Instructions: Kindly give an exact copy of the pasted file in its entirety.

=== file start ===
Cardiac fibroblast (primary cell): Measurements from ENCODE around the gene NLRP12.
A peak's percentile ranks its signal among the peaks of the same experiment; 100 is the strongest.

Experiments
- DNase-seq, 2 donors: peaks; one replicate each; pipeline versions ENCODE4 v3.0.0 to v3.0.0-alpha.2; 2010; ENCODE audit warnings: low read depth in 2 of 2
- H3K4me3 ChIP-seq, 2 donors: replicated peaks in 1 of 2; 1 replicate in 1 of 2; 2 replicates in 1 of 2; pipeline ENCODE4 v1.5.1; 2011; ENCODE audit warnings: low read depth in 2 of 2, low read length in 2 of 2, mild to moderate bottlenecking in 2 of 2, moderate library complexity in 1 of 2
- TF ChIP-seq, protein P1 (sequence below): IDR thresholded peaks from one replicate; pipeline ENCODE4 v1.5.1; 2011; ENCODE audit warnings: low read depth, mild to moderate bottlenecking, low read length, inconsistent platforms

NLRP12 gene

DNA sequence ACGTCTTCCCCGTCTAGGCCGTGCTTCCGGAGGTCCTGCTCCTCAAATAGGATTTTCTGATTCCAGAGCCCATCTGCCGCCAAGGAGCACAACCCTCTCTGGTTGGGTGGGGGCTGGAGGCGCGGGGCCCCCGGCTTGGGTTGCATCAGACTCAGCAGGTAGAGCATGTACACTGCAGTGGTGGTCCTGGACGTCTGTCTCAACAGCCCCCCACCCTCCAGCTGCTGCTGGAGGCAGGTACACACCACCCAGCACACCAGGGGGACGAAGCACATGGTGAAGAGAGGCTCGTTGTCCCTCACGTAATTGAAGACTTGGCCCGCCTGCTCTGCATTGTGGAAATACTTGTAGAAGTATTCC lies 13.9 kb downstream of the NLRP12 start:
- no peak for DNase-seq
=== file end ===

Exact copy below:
Cardiac fibroblast (primary cell): Measurements from ENCODE around the gene NLRP12.
A peak's percentile ranks its signal among the peaks of the same experiment; 100 is the strongest.

Experiments
- DNase-seq, 2 donors: peaks; one replicate each; pipeline versions ENCODE4 v3.0.0 to v3.0.0-alpha.2; 2010; ENCODE audit warnings: low read depth in 2 of 2
- H3K4me3 ChIP-seq, 2 donors: replicated peaks in 1 of 2; 1 replicate in 1 of 2; 2 replicates in 1 of 2; pipeline ENCODE4 v1.5.1; 2011; ENCODE audit warnings: low read depth in 2 of 2, low read length in 2 of 2, mild to moderate bottlenecking in 2 of 2, moderate library complexity in 1 of 2
- TF ChIP-seq, protein P1 (sequence below): IDR thresholded peaks from one replicate; pipeline ENCODE4 v1.5.1; 2011; ENCODE audit warnings: low read depth, mild to moderate bottlenecking, low read length, inconsistent platforms

NLRP12 gene

DNA sequence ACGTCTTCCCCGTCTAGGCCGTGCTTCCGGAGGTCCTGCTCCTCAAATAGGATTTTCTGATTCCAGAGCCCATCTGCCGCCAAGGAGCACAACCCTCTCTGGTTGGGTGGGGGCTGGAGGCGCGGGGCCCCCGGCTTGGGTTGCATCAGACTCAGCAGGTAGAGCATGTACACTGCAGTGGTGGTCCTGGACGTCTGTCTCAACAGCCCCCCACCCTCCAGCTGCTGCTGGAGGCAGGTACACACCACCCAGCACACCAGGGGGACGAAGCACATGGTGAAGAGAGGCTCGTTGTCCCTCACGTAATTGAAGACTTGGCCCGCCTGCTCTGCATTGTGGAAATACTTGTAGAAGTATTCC lies 13.9 kb downstream of the NLRP12 start:
- no peak for DNase-seq